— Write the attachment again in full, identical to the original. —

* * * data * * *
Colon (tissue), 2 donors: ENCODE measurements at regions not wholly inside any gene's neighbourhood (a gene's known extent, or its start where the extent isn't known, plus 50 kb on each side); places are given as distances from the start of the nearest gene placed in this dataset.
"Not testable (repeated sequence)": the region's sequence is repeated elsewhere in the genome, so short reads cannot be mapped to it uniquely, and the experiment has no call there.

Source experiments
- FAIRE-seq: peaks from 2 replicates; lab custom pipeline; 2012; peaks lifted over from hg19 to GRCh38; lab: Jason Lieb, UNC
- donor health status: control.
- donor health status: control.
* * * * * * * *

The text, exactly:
Colon (tissue), 2 donors: ENCODE measurements at regions not wholly inside any gene's neighbourhood (a gene's known extent, or its start where the extent isn't known, plus 50 kb on each side); places are given as distances from the start of the nearest gene placed in this dataset.
"Not testable (repeated sequence)": the region's sequence is repeated elsewhere in the genome, so short reads cannot be mapped to it uniquely, and the experiment has no call there.

Source experiments
- FAIRE-seq: peaks from 2 replicates; lab custom pipeline; 2012; peaks lifted over from hg19 to GRCh38; lab: Jason Lieb, UNC
- donor health status: control.
- donor health status: control.